Makan

Bat meat still popular in parts of Indonesia despite virus fears

MANADO, INDONESIA Bat meat is still popular in some parts of Indonesia, despite research suggesting the Covid-19 virus spreading from China might have originated in bats before being passed on to humans.

Bats are traditionally eaten by the Minahasan people from North Sulawesi, Manado, in the form of a curry-like dish called Paniki. Whole bats are used in Paniki, including the head and wings.

"(The virus) has not affected sales," said bat seller Stenly Timbuleng at his stall in the city of Tomohon.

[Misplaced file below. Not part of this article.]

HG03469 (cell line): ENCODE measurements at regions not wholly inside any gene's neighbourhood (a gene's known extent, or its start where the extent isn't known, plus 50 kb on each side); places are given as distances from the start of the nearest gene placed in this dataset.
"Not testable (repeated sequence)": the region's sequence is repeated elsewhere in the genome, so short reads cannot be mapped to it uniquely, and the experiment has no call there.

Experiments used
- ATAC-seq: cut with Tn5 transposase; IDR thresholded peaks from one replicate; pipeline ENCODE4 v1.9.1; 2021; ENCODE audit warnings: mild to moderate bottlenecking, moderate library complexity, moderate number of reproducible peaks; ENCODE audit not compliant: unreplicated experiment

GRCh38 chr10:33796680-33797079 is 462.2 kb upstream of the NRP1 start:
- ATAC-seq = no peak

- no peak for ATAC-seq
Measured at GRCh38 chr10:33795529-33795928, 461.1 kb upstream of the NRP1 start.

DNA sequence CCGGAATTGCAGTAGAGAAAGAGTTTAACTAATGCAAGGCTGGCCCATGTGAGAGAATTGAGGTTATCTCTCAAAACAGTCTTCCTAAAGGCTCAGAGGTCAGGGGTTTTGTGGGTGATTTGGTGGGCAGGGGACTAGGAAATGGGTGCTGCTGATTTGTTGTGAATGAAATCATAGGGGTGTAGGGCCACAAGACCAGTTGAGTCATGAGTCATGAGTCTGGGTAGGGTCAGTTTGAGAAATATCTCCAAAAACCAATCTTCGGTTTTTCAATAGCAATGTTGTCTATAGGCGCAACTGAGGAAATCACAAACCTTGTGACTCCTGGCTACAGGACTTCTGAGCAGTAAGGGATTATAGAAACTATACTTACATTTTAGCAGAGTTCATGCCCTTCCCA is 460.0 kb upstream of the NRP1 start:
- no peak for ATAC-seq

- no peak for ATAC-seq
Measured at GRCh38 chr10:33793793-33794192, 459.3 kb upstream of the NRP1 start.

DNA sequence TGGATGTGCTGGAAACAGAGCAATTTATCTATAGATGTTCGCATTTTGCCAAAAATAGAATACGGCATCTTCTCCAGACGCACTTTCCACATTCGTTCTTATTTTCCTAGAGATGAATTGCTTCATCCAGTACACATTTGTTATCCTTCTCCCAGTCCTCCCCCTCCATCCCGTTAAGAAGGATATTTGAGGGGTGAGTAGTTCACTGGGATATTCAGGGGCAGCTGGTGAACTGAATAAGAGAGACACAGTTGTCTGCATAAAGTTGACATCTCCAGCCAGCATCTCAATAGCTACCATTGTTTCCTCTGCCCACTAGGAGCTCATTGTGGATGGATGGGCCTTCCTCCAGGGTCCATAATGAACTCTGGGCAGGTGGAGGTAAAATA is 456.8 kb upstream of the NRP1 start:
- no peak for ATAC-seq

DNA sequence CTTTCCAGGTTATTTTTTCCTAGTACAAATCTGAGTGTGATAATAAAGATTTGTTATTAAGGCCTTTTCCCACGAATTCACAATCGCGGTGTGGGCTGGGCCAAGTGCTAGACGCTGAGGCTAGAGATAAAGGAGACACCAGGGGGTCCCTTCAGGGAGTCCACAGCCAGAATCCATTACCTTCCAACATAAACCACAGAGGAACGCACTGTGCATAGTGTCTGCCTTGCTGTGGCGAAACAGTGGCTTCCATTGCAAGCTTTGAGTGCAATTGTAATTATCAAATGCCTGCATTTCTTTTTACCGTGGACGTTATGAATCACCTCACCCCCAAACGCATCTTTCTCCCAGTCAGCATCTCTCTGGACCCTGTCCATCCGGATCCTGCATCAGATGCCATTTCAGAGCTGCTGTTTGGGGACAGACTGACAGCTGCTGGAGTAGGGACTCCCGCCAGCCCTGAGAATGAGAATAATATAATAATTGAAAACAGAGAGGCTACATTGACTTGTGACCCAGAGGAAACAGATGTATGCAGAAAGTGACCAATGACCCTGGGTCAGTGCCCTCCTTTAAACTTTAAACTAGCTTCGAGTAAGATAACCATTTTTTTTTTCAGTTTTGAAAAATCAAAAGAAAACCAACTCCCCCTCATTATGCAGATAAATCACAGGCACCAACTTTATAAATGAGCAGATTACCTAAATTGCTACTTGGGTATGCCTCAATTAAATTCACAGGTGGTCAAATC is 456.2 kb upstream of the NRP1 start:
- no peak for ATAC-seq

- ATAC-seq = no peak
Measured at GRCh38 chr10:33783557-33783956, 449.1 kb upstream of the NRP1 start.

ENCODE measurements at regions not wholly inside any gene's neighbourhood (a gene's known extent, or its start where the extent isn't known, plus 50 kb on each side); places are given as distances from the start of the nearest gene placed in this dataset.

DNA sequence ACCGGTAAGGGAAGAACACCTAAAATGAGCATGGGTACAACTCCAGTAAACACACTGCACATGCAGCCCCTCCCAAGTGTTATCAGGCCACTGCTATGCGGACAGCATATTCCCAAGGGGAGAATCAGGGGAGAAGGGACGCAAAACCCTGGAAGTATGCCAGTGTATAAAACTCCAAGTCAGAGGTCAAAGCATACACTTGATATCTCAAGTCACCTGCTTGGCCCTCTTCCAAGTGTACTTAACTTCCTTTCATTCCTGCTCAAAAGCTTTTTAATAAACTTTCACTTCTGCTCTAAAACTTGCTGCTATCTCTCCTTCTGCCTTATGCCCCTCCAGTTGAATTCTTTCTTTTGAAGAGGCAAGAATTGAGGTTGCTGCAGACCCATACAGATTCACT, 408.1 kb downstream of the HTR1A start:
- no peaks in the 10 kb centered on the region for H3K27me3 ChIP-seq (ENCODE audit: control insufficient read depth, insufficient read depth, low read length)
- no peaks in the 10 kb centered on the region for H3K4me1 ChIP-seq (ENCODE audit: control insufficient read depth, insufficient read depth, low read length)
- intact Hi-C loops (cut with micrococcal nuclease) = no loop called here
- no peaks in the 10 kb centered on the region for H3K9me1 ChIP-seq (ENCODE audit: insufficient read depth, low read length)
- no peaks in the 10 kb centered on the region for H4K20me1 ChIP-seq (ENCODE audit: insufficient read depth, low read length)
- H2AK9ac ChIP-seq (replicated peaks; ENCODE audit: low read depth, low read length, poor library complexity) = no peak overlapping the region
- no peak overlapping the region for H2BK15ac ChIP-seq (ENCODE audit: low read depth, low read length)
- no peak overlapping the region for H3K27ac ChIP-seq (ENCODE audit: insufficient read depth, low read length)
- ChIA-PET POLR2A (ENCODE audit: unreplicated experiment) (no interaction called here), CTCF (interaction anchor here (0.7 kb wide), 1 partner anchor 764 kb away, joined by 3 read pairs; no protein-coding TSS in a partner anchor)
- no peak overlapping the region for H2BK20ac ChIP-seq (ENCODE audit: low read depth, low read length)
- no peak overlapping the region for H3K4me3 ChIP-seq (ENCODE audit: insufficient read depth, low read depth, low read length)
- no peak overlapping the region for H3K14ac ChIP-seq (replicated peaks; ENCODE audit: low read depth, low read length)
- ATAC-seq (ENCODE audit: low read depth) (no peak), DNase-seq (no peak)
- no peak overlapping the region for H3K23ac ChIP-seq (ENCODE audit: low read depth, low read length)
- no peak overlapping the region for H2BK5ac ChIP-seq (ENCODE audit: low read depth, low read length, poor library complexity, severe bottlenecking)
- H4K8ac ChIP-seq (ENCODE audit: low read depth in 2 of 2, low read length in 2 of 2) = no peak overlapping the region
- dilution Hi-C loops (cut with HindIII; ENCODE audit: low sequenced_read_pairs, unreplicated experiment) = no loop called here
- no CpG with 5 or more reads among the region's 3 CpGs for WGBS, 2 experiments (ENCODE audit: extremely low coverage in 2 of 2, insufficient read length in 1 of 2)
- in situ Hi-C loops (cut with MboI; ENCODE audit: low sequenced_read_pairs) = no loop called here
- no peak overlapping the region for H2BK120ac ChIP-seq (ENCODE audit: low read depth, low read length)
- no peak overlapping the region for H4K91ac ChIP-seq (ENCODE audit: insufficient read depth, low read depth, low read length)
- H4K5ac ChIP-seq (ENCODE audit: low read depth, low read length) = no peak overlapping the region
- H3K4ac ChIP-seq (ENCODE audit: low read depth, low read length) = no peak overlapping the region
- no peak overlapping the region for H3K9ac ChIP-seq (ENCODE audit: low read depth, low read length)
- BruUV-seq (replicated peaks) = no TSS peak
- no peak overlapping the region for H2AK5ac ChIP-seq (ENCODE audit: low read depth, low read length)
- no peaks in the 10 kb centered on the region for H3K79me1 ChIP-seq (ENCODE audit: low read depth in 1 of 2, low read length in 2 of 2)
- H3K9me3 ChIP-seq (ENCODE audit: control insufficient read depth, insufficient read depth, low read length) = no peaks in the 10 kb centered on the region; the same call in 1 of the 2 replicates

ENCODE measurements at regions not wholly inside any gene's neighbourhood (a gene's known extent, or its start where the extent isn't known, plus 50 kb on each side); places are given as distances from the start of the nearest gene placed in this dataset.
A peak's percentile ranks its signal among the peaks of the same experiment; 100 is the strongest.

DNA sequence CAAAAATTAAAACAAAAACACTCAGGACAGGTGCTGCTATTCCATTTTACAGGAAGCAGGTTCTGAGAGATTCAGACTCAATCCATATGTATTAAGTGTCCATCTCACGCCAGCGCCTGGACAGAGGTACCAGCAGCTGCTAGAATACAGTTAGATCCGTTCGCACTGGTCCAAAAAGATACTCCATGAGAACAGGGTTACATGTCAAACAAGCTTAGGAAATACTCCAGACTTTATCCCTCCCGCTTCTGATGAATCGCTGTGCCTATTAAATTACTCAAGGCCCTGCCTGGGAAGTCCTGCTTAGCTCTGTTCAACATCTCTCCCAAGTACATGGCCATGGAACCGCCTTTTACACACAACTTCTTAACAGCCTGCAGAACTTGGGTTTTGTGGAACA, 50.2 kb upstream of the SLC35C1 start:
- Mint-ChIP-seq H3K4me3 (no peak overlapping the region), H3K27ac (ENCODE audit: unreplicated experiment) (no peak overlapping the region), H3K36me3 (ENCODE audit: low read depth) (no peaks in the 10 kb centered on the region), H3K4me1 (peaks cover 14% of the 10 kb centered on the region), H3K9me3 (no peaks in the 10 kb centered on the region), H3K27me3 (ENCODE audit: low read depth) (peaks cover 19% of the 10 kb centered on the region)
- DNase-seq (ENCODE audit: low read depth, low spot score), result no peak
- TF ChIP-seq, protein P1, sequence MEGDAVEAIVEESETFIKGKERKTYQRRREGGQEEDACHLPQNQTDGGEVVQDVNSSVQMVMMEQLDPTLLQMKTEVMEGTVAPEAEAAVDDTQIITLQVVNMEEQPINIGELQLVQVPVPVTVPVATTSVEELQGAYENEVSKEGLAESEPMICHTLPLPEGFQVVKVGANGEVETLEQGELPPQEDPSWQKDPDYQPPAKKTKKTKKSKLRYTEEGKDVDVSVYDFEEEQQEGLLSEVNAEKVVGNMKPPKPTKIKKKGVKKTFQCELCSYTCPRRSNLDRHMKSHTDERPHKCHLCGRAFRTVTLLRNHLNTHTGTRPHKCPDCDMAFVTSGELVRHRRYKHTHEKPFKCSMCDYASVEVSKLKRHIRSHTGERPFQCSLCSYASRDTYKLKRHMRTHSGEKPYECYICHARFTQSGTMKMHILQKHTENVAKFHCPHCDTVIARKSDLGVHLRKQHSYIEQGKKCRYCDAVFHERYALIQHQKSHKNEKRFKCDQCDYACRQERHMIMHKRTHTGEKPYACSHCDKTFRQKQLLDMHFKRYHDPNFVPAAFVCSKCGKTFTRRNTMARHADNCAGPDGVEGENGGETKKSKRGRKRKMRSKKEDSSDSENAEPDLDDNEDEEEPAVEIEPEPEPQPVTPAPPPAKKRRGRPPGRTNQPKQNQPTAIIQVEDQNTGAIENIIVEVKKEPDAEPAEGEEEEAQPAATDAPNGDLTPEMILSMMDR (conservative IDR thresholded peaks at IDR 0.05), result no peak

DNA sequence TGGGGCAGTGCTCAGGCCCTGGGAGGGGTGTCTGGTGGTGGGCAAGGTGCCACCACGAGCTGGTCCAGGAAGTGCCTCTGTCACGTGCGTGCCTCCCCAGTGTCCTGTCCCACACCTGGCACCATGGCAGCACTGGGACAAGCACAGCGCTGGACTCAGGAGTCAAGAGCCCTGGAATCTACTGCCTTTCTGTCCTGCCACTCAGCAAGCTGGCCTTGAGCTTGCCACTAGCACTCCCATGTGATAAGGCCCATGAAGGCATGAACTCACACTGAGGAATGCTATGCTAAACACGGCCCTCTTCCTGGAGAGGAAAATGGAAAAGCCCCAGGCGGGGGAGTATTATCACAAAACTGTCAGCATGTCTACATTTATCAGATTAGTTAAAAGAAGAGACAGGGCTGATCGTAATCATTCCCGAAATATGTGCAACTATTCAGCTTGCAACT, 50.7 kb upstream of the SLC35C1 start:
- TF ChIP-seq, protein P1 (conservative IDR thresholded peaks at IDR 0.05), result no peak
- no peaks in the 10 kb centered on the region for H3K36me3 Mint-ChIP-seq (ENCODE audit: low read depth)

"In fact, sales continue. It is always sold out."

On an average day, Mr Timbuleng sells 50 to 60 bats and during festive periods, he can sell up to 600.

Some glands from the neck and upper body of the bat are removed to eliminate a bad smell. It is then grilled or torched to get rid of the bat's hairs before being chopped and cooked in a stew of herbs, spices and coconut milk.

No case of Covid-19 has been reported in Indonesia, but the outbreak has prompted many Manadonese restaurants in Jakarta to take bats off the menu.

Manadonese Jufry Mantak said the links between Covid-19 and his favourite dish have not put him off.

"We have not found any cases in Manado. Up till now, there are still many people eating these bats. Because bats are good, especially when cooked with coconut milk." - REUTERS

Food & Drink